REVIEW: Fallout (Amazon Prime)

April 10, 2024

Written by Jamie Galea

It’s an extremely exciting time for video games being adapted as film or TV series. Gone are the days where the expectation was these projects wouldn’t amount to anything, but nowadays, the bar has been raised exponentially. You have projects like HBO’s adaptation of The Last of Us or the surprisingly great Twisted Metal to thank for that.

As one of the most popular and well regarded RPG series ever made, Amazon’s Fallout is a prime example of how well a lengthy game can be adapted into long form storytelling, but also one that can leave a little to be desired.

The show follows Lucy Maclean (Ella Purnell), a happy go lucky resident of Vault 33, one of the many Vaults setup across America to protect citizens in the event of an apocalypse. While Lucy leads an idyllic life, not having to worry about the horrors of the Apocalypse, an unexpected event causes Lucy to leave the Vault and discover a whole new world she needs to adapt to.

What initially starts as what you’d expect out of a mainline Fallout game gets a big wrinkle early on – Lucy is not the sole protagonist. Maximus (Aaron Moten) is an Aspirant in the Brotherhood of Steel that wants more for himself than what he’s currently got. Then there’s The Ghoul (Walton Goggins), a bounty hunter that’s been alive since the bombs dropped. All three characters provide wildly differing perspectives on the current state of the world, leading to interesting dynamics when they do cross paths.

To the town of Agua Fria rode a stranger one fine day…

While Purnell and Moten make the most out of their plots to varying degrees, Purnell leading on her character’s naiveté and Moten’s on his desire to prove himself, it’s Goggins that provides arguably the most compelling arc and performance. It also helps that The Ghoul’s arc is bolstered by flashbacks to his life before the bombs dropped.

Through these flashbacks, we follow The Ghoul’s past life as actor Cooper Howard, someone whose marriage to a Vault-Tec executive hasn’t gone down well with the acting community. It’s an angle that hasn’t really been a factor in any of the games, which makes an interesting addition in its own right. It also helps that a lot of Cooper’s plot just so happens to touch upon the very real Hollywood blacklist and Red Scare present in the 1950’s, a time period I find fascinating.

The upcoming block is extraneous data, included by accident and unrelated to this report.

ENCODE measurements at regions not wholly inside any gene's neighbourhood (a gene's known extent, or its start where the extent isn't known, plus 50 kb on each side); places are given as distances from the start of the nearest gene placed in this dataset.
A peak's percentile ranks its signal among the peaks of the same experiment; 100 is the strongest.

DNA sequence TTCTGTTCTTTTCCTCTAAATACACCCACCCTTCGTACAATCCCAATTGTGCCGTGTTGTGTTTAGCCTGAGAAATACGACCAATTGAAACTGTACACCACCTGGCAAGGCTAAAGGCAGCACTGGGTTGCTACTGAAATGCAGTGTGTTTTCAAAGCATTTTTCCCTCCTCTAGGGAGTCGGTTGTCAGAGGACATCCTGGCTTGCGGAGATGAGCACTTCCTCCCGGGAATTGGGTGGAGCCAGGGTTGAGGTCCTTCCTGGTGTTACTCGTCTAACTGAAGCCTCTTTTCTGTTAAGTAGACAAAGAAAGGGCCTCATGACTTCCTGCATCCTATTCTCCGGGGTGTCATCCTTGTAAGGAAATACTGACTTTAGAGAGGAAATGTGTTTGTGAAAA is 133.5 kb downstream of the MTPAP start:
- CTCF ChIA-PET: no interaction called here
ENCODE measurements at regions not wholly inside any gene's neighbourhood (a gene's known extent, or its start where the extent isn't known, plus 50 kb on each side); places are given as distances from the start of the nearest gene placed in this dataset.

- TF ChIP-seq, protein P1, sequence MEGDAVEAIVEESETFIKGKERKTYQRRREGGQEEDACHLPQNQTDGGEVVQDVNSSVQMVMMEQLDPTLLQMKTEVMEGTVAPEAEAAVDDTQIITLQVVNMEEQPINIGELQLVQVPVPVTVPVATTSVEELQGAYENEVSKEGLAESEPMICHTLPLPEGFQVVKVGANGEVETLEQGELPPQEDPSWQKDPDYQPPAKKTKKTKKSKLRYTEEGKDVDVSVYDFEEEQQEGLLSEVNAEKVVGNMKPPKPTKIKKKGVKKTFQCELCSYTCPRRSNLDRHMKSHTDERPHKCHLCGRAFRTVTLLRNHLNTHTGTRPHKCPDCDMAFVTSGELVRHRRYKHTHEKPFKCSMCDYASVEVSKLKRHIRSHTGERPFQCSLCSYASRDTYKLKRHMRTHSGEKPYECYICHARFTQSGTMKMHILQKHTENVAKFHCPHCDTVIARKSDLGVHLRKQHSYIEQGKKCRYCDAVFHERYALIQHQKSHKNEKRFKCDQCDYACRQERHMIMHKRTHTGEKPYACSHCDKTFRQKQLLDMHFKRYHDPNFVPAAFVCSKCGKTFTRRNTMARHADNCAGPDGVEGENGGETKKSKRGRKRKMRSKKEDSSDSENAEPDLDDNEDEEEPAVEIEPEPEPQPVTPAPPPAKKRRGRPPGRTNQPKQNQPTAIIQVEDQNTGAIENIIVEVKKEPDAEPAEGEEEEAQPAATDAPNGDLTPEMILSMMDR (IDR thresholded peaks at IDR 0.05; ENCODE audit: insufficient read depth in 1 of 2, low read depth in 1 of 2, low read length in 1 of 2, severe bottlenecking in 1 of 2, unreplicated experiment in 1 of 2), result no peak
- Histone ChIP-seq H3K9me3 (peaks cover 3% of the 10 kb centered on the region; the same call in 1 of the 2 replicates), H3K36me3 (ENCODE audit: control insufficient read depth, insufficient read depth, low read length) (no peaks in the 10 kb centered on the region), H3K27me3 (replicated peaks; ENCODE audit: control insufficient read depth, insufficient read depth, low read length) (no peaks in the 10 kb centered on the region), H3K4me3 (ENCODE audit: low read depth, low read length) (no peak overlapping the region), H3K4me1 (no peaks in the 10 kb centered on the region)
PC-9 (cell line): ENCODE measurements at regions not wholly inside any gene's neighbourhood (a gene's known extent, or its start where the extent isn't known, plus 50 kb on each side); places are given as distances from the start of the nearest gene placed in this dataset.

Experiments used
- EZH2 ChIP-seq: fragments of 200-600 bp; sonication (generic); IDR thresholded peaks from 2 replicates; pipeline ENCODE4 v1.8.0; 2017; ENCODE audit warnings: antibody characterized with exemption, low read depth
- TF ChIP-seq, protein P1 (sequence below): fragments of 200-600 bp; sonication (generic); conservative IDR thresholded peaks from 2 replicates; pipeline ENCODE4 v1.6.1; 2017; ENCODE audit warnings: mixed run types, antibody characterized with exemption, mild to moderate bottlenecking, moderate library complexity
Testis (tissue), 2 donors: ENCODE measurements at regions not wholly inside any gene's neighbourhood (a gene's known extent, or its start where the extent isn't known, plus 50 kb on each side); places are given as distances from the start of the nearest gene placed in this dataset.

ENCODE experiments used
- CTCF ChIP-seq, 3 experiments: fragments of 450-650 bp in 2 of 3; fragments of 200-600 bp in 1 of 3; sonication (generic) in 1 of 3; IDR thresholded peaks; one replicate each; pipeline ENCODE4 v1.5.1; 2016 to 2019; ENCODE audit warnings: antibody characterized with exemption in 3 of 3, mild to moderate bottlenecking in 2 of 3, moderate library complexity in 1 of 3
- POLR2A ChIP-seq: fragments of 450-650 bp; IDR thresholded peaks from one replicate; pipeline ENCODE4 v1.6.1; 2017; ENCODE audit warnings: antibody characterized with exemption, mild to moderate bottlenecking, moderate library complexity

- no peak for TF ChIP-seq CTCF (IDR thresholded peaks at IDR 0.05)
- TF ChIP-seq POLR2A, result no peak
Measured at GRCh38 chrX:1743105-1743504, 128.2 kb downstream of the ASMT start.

The show does a good job of trying to make Fallout approachable to those who’ve never played any of the games, let alone engaged in anything related to the universe. It won’t explain why the futuristic world has regressed back to the 1950’s both in aesthetic and in politics, or the importance of events like the Battle of Anchorage, but that’s not important to the story that’s being told.

For the most part, the show tells a compelling enough story that doesn’t really meander or spend too long in one place, making the most out of its eight episode run. While the first half is fine enough, the show definitely picks up in its second half where it focuses more on the time before the bombs. That said, the show can also feel weirdly small at points. The protagonists meet up more frequently than you’d expect and there aren’t that many towns or sights to see. It feels just a bit too contained, something I hope gets expanded on in later seasons.

I got spurs that jingle, jangle, jingle…

Which is a shame, because the show otherwise nails the look and feel of the Fallout games. It’s a show that nails the bleakness of the wasteland and the universe as a whole. The show does its best to try adapt Fallout’s dark humour, and while it doesn’t always succeed, instead going more crude, the attempt is appreciated. It also nails its production design, doing a good job of recreating Fallout’s unique take on the retro future aesthetic. Seeing sights inspired by the games come to life is honestly pretty cool.

This also goes hand in hand with the soundtrack, which peppers in period appropriate licensed songs with a score that evokes Inon Zur’s work from the games. If you’re after lesser known Johnny Cash songs and some of the familiar hits from The Ink Spots, this show has you covered.

Where it loses me is the constant ultra violence that should work to compliment the oppressive nature that the Wasteland is all about, but it just becomes ludicrous after a point. It honestly feels like every encounter *has* to have the most violent conclusion and after a while whatever point that was attempted to be made becomes muddled.

While the games have their fair share of violence, it’s nowhere near as graphic as what the show presets. Take it from me, someone who often plays the games with the Bloody Mess perk, it’s too much. It honestly feels like the show took way too much inspiration from fellow Prime Video show The Boys, but not understanding that show is about literal superhumans.

Given that we know a second season is all but assured, and Amazon releasing the show a day early being a good sign of confidence, I’m interested to see where the show can possibly go. There’s definitely a lot of material to pull inspiration from, and I want the team to have another crack at this to iron out the issues present in this first season.

As it stands, I enjoyed my time well enough with Fallout. The show nails its tone and aesthetic, and does feel welcoming enough to people who’ve never played a single game in the series. As by far the shortest way to experience a Fallout story to date, it tells a serviceable enough story that has enough going for it to make watching the season worth it. It’s not the best season of television you’ll see all year, but you’ll not regret it either.

This television show was reviewed with screeners provided by Amazon. For more opinions and takes on Fallout, follow Jamie on all the social media at @jamiemgalea

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